I will describe a few tips on how to improve the performance of your javascript code. Most of these tips aren’t a big deal if your pages are small and simple. But if you create complex html pages, you should follow them in order to prevent the browser from locking when the page loads up. Even if you are not concerned with performance at all, learning these things will bring benefits to your overall knowledge about this library.

jQuery has a bunch of different selectors – as you can see from the documentation here – and I won’t consider all of them in this analysis. My idea is to explore different ways of finding a specific element in the html page by using different types of search. Benjamin Sterling has already researched this topic here, but I want to add a different point of view, which is more accurate and provides more alternatives for the developers.

Let me start talking about the test html page, which has over 20,000 elements separated in chuncks of 5,000. Basically, there are 5,000 divs + 5,000 spans+ 5,000 paragraphs and 5,000 small tags with the following characteristics:

<!-- 5000 'div' elements -->
Div 0


Div 1

Div 4999

<!– 5000 ‘span’ elements –> <span id=”b-0″ class=”span-0″ row=”b-0″>Span 0</span> <span id=”b-1″ class=”span-1″ row=”b-1″>Span 1</span> … <span id=”b-4999″ class=”span-4999″ row=”b-4999″>Span 4999</span> <!– 5000 ‘p’ elements –> <p id=”c-0″ class=”p-0″ row=”c-0″>Paragraph 0</p> <p id=”c-1″ class=”p-1″ row=”c-1″>Paragraph 1</p> … <p id=”c-4999″ class=”p-4999″ row=”c-4999″>Paragraph 4999</p> <!– 5000 ‘small’ elements –> <small id=”d-0″ class=”small-0″ row=”d-0″>Small 0</small> <small id=”d-1″ class=”small-1″ row=”d-1″>Small 1</small> … <small id=”d-4999″ class=”small-4999″ row=”d-4999″>Small 4999</small>

The 20,000 elements above are generated by javascript. They provide a good laboratory to check the speed of each selector, since we can expect more accurate results in this analysis. The page itself has a few more tags to display information and execute each test, but this shouldn’t affect the final results.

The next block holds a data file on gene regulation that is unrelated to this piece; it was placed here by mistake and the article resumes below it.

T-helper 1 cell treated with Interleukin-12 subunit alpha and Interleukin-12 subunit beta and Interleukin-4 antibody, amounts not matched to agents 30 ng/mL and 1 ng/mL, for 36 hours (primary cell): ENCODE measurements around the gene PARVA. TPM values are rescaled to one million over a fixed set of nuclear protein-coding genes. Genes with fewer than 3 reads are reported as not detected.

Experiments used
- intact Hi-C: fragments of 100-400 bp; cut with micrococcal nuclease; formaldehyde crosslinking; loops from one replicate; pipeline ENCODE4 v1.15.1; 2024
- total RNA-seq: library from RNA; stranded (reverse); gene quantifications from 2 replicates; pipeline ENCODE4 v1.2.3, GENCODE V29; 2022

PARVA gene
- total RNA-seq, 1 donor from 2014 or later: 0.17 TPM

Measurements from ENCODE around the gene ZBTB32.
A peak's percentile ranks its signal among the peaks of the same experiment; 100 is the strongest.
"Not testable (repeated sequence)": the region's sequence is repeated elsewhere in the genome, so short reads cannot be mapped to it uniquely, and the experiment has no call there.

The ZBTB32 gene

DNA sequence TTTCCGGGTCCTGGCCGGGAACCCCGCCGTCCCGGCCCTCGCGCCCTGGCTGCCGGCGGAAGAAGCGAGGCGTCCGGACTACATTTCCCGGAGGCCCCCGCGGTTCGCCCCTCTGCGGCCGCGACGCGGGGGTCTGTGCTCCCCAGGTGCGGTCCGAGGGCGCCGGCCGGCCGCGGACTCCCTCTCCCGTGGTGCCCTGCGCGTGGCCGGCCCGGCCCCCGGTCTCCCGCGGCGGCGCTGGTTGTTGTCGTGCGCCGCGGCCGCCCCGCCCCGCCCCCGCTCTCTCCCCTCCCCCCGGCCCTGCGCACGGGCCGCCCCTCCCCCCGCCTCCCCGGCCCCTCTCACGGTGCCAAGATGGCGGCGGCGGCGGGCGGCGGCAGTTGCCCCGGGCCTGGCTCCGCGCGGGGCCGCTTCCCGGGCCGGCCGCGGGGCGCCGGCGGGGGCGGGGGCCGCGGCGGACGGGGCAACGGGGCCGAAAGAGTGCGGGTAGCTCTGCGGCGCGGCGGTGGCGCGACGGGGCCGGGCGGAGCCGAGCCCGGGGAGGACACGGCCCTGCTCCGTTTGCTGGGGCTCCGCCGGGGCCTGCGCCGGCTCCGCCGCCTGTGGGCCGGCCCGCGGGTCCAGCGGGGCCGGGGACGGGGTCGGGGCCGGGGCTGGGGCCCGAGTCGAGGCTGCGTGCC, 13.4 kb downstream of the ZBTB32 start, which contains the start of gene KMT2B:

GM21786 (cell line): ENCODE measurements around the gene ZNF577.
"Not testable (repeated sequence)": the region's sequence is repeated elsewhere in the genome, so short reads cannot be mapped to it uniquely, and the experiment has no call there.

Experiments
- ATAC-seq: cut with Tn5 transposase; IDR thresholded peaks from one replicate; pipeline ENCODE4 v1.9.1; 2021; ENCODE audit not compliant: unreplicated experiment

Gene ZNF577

The test page is available here. It takes a few seconds to load because the javascript must create the DOM tree as described above. So please be patient. Note also that each test uses the measure() function, which calculates the delay of the call in milliseconds.

Test 1 – Finding an element by ID

The first test is to find an element by its ID. I decided to get the element whose ID is “d-2642”. We can do this in three different ways:

A – Using the ID selector

B – Using attribute search

C – Using attribute search + tag

Running this test for the first time in different browsers, I could reach the results displayed in the following table (in milliseconds). It is clear that the # operator is the most efficient one.

Firefox Opera IE6 IE7 Safari
A 156 0 31 40 0
B 3609 828 2344 841 844
C 578 93 406 210 172

Test 2 – Finding an element by Class

Although CSS classes are intended to be reused among elements, you might create some elements with a unique class name just to identify and retrieve them through javascript. This is exactly what we test in this second test by seaching the element whose class is “p-4781”. We have four alternatives:

A – Using the class selector

B – Using the class selector + tag

C – Using attribute search + tag

D – Using tag search + filter

After running this test for the first time in different browsers, I got:

Firefox Opera IE6 IE7 Safari
A 2891 641 1718 631 329
B 453 78 313 180 78
C 422 109 578 201 187
D 203 266 375 210 94

The table above shows case B as the fastest selector for most browsers (except Firefox). It is easy to understand why case A isn’t efficient, since the code has to iterate over all elements of the DOM tree. Case C and D aren’t that bad, but I would say case B should be the preferred one for this goal.

Test 3 – Finding an element by Attribute

The third test is to find elements by a given attribute value. Sometimes this technique is useful and I decided to test it by searching for the element that has “c-3221” as the value of the row attribute. There are four possibilities in this case:

A – Using attribute search

B – Using attribute search + tag

C – Using tag search + filter

D – Using (tag + attribute) search + filter

Running this test for the first time in different browsers, I could get the following results:

Firefox Opera IE6 IE7 Safari
A 6610 1390 2500 801 1156
B 1250 360 406 200 250
C 1265 968 485 231 281
D 4078 1000 656 320 625

Case B is for sure the best approach to find an element by a specific attribute value.


This experiment was an attempt to find the right and fastest way of finding specific elements in the DOM tree using jQuery. Every jQuery developer should know and understand these details in order to create efficient code. Benjamin Sterling gave the first step in such performance analysis, but I could provide another point of view, which uses a big DOM tree and more alternatives to be checked.